How should IT buyers be pitched?
Through a special arrangement, presented here for discussion is a summary of articles from MarketingCharts, which provides up-to-the-minute data and research to marketers
IT buyers say they’re contacted by marketers and sales reps more than 20 times per week on average, new research from Spiceworks has found.
The survey – fielded among 535 IT professionals in the U.S. and U.K. who influence tech purchase decisions – reveals that virtually all (97 percent) use online forums and communities to learn about new tech products.
Other popular channels used by a majority include tech news sites (79 percent), Google (77 percent), word-of-mouth (73 percent) and vendor websites (67 percent).
Fewer turn to conferences/tradeshows (43 percent), e-mails from sales reps (24 percent) and social media (23 percent) when searching for information, per the report.
That said, 57 percent want to be contacted by e-mail when being pitched while fewer than half as many (26 percent) want to be pitched on online forums or communities.
Phone (eight percent) and social media (four percent) are even less favored as a method of pitching.
Overall, despite the number of pitches they say they’re fielding on a weekly basis (mostly via e-mail rather than phone), only 36 percent said they preferred seeking out information themselves when needed.
When asked what fuels a respond to a new marketer or sales rep, IT buyers were most apt to point to a relevant product/service (77 percent). Other high responses include detailed pricing information, 61 percent; detail product specs, 55 percent. Coming in lower were a free product trial, 35 percent; a recognized brand, 35 percent and peer testimonial, 24 percent.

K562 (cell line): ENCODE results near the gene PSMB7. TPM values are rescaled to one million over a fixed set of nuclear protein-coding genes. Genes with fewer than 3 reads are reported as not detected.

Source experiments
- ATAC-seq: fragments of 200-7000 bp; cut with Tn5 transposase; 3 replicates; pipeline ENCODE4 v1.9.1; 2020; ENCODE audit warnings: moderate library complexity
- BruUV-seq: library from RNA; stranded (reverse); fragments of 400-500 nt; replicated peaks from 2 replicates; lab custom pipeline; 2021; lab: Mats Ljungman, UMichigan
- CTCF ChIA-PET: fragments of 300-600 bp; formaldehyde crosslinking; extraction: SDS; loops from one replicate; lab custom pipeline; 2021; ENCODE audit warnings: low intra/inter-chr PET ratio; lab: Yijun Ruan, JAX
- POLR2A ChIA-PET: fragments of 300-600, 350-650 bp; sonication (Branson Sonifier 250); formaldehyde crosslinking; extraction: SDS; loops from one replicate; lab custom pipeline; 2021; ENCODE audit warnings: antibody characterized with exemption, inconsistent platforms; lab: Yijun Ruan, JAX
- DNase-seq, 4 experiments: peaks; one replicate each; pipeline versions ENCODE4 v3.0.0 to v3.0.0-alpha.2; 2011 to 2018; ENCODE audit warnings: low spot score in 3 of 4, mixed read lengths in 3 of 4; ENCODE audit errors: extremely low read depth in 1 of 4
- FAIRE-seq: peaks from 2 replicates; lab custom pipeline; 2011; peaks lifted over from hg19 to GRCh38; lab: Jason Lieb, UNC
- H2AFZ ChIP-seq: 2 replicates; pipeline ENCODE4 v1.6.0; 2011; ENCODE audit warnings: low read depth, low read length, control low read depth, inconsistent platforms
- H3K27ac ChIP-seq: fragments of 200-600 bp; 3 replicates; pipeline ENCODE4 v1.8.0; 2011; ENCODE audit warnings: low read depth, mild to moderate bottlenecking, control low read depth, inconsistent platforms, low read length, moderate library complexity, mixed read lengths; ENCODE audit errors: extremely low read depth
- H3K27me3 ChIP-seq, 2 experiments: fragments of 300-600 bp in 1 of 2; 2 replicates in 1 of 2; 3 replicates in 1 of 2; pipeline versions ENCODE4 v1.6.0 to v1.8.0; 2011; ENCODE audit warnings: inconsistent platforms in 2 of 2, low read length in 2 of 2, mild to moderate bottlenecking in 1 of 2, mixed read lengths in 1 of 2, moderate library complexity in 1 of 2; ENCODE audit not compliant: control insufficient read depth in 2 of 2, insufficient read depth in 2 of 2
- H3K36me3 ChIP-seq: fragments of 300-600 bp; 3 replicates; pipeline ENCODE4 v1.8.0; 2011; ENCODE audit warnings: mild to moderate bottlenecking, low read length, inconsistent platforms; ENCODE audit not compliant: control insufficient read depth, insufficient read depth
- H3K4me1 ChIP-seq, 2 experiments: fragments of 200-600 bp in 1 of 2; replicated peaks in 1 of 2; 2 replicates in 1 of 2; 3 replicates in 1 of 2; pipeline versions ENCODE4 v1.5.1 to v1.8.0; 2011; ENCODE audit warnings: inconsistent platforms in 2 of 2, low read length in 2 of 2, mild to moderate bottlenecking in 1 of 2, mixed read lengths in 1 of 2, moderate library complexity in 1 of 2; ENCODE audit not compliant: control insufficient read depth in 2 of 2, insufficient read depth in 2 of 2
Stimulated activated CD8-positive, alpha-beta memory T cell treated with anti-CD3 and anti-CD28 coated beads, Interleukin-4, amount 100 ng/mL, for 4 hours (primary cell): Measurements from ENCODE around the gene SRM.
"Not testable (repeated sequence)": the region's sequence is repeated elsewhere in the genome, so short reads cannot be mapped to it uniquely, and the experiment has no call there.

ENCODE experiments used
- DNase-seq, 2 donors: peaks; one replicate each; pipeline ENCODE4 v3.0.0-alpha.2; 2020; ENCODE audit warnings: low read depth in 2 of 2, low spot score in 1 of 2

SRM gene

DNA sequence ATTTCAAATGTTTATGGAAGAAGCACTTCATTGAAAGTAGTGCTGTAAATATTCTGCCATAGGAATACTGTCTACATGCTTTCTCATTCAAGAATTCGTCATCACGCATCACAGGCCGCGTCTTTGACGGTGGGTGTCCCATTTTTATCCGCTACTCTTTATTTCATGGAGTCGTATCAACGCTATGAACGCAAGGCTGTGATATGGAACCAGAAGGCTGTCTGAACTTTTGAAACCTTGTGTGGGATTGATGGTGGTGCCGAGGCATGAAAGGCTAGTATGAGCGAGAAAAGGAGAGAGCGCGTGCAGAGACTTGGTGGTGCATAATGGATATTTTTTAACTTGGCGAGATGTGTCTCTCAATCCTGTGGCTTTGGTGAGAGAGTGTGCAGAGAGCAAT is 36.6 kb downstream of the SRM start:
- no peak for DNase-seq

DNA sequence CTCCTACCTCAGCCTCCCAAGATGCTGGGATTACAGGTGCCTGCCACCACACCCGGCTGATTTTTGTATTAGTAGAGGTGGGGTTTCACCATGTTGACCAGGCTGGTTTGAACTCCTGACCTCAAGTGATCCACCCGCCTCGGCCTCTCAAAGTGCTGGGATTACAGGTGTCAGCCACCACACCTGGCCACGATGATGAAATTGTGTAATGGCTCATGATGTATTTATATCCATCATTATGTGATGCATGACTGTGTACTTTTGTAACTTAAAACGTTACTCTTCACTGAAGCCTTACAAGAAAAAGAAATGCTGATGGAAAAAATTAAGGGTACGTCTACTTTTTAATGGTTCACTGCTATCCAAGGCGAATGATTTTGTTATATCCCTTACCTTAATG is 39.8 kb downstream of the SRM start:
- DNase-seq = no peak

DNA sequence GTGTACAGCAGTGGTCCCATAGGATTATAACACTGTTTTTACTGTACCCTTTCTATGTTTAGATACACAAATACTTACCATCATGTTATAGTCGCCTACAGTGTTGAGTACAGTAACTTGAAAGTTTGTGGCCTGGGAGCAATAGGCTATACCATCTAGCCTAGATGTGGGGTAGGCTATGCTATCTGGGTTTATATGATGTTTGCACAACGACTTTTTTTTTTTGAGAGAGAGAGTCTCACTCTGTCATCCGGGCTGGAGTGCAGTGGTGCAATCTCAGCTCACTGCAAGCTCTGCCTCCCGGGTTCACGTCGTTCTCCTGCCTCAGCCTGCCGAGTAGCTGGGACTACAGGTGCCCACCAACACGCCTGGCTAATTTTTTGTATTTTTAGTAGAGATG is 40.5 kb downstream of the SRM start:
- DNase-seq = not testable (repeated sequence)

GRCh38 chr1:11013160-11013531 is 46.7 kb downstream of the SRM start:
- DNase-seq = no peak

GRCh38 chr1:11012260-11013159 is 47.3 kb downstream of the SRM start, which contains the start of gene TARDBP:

As far as important factors that IT buyers take into account when considering their brand loyalty, the top answers were great customer support (97 percent), consistently fair pricing (96 percent), a history of reliable products and services (96 percent), access to technical experts at the company (91 percent) and access to informative content (86 percent.)
The biggest factors that defer loyalty were a poor customer support experience, 94 percent; too many sales/marketing calls and emails, 85 percent; a security issue with the vendor, 85 percent; price increases, 75 percent, and lack of innovation, 75 percent.
- How to Reach and Pitch IT Buyers – MarketingCharts
- Brand Loyalty 101: Winning over IT Buyers – Spiceworks
DISCUSSION QUESTIONS: From pitching to support, what advice would you have for vendors seeking to connect with retail IT buyers? What is commonly the biggest pain point in the IT staff/vendor relationship?